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Count Bass D Act Your Waist Size Fat Beats • 2006

Only few of today’s hip-hop producers have their own sound. Influenced by a dozen of producers and a million records, they manage to bring something new to the table by fusing all of their musical knowledge into one sound spectrum, creating a new entity (of course we’re thinking Jay Dee, Premier and Madlib too!). Amongst them: Count Bass D; survivor, dad, blogger, but most of all, one of today’s most spirited, inspired and inspirational musicians.

Having recorded his first album in 1994, Count is no freshman to the game, however he was only to be rediscovered with the release of his 'Dwight Spitz' album, four years ago, an LP that was nothing short of being perfect (best believe it, connoisseurs will call it a classic in time, if not already). 'Act Your Waist Size' continues where 'Dwight Spitz' ended, revealing Count Bass D’s refreshing way of handling the MPC, at the same time creating the finest arrangements, using an abundance of instruments while addin the most twisted noises from his synth.

Like no other, the 'David Ruffin of this chitlin rap circuit' can create atmosphere through a hip-hop composition like only jazz or soul producers can/could with their music, if necessary, letting the beat tell its own story without any rap interference, whereas other rappers/rapping producers feel the urge to stow their songs full of rhymes. 'The type of vocal depends on the composition', Count mentioned in an interview with us, that’s why ecclectic tracks like 'IMEANROC&RON' (a tribute to Black, Rock & Ron?), the hypnotic synth breaks over electronic stabs and soul samples in '(You Know That You Play) This' and the dreamery soundscape of the outro 'It is iBass (Duxie)' don’t need to carry a voice, while the pounding drums of the first single 'Internationally Known', 'Brasilian Landing Strip', 'The Slugger Of Louisville' (once a free download on Countbassd.com) and the excellent, vibraphone-infested 'Pot/Liquor' (featuring his wife Oriana Lee) simply need (and get) a rap.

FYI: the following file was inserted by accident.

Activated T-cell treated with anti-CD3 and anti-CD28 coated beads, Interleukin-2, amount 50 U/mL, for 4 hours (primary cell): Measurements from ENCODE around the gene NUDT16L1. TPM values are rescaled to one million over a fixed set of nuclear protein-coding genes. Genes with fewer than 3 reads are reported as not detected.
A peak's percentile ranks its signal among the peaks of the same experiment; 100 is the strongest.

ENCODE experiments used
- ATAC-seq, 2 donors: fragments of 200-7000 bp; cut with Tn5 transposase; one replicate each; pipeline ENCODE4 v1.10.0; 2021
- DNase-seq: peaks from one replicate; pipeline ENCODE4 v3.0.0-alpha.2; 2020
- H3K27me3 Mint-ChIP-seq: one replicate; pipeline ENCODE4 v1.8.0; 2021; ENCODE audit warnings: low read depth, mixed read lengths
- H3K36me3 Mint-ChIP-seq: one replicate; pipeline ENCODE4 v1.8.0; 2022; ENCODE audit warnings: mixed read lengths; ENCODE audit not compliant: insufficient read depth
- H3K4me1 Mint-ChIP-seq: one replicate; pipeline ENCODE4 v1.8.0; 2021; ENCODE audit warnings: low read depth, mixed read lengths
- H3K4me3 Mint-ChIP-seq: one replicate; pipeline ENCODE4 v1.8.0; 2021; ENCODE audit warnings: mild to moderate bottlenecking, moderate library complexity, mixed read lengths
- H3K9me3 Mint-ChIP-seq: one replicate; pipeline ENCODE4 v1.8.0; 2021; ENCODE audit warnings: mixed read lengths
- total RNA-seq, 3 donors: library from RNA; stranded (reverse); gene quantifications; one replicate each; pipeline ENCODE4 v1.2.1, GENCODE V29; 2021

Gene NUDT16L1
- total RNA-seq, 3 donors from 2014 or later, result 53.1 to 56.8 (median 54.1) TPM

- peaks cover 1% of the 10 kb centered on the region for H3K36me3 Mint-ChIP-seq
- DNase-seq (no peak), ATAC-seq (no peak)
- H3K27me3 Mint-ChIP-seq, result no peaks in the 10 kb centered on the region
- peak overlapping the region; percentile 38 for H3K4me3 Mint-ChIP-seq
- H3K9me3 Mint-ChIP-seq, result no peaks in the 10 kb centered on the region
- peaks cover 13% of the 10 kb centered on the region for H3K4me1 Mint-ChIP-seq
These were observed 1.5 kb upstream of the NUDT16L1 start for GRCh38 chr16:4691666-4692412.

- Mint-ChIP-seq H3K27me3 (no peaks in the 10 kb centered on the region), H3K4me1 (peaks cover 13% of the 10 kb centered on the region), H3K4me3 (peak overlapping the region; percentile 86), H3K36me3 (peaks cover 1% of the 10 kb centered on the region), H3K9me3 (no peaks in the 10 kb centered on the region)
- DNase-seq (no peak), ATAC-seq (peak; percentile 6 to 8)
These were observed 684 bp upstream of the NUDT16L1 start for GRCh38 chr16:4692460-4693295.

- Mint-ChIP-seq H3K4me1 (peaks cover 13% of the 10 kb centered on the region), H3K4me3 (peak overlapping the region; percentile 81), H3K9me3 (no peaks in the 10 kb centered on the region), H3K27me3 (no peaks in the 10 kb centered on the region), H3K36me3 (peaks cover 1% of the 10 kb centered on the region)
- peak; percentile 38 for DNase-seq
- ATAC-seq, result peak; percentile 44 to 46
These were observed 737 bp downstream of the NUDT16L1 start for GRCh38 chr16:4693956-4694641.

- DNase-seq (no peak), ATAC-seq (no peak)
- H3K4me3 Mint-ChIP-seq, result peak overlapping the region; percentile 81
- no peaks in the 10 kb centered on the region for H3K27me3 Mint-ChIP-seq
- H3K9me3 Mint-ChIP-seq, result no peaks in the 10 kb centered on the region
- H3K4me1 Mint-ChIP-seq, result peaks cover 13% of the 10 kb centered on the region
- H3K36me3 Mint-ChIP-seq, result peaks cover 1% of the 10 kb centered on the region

Lyrics that are performed by a hazy, bass-toned voice creeping slowly over the beat with much charisma and confidence, being advisory 'Remember what I told you early, money is beneath you' (although surviving off the rap music remains a much concerned issue - 'Today I got no money, they just teasin me'), sometimes to the point, sometimes mysterious and even cryptic in a very poetical way with much wittiness. 'Don’t feed the mouth that bites you', he raps in 'Case O’Dilla', a song that is soaked in melancholic harmonica’s, or '7 inch cleavage was her flirtation device', as he quotes in 'Tradin’ Whore Stories', of which the siren loop almost became annoying, but the song clocked off, right on time, at two minutes, to then being followed by the syrupy 'False Or True', with eerie strings and Count Bass D remaining loyal to the singing tradition that he built with most of his previous albums (especially 'Art For Sale', 'Pre-Life Crisis' and 'Begborrowsteel').

Who else besides Moka Only or Aloe Blacc is able to do this on their album? Count Bass D is. On four more songs; 'Softly & Tenderly', with a Carribean breeze running through it, because after all, this is a tribute to his Mother who was born in Antigua, the wonderful 'Leaning On The Everlasting Arms', with stumbling drums, electronic stabs and a mellow piano loop, the funky 'No Time For Fakin' (Part 3) and 'Junkies', a song that reminded us of the night that we celebrated the music of Compton’s Most Wanted, Toddy Tee, Too Short and early Ganksta Nip. Besides the rap and the singing, spoken word is represented in the Van Hunt-produced 'Half The Fun', a song that tells us that R&B is not defined by hit parade pop but rooted in a tradition of Motown recordings, Sam Cooke, Donny Hathaway, Marvin Gaye, Curtis Mayfield and many more...

Besides some assistance from Van Hunt, only his wife and few other friends, among which mastering engineer Matt Mahaffey, who’s worked with Beck, recently reached the cover of LA Times, and also mixed 'Junkies', Count Bass D managed to put together another essential piece of art, that confirms the many signs of geniality we heard all through his discography. Takin hip-hop one step further, 'Act Your Waist Size' is again a proof of Count Bass D’s musical insight, craftsmanship and eager to take hip-hop to places it has never been before.


POSTED ON 10|11|2006 by cpf

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